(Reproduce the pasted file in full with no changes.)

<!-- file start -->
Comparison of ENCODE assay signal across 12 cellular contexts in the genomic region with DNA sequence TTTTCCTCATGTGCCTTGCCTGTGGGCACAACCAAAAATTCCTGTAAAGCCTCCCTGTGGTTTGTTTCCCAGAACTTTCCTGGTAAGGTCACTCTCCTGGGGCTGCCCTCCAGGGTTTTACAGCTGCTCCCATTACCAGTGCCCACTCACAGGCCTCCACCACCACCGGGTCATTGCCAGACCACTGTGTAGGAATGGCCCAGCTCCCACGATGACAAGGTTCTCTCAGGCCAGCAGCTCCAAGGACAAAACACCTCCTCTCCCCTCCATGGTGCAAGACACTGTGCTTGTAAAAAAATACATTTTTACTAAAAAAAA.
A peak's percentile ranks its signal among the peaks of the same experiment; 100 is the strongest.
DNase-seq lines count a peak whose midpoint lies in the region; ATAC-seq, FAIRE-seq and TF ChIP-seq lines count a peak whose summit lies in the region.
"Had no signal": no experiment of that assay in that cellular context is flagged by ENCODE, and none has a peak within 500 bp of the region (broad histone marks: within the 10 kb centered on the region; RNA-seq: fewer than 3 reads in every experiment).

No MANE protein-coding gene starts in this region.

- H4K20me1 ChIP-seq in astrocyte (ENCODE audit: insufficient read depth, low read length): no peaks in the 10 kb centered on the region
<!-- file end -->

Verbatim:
Comparison of ENCODE assay signal across 12 cellular contexts in the genomic region with DNA sequence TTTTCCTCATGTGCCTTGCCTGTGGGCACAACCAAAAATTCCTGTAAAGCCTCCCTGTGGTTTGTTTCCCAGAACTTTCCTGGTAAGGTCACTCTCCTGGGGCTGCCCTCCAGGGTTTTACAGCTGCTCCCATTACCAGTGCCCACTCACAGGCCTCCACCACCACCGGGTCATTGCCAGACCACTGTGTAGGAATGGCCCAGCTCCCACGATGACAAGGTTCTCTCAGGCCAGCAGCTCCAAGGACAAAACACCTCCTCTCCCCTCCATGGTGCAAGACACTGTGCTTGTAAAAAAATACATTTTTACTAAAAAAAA.
A peak's percentile ranks its signal among the peaks of the same experiment; 100 is the strongest.
DNase-seq lines count a peak whose midpoint lies in the region; ATAC-seq, FAIRE-seq and TF ChIP-seq lines count a peak whose summit lies in the region.
"Had no signal": no experiment of that assay in that cellular context is flagged by ENCODE, and none has a peak within 500 bp of the region (broad histone marks: within the 10 kb centered on the region; RNA-seq: fewer than 3 reads in every experiment).

No MANE protein-coding gene starts in this region.

- H4K20me1 ChIP-seq in astrocyte (ENCODE audit: insufficient read depth, low read length): no peaks in the 10 kb centered on the region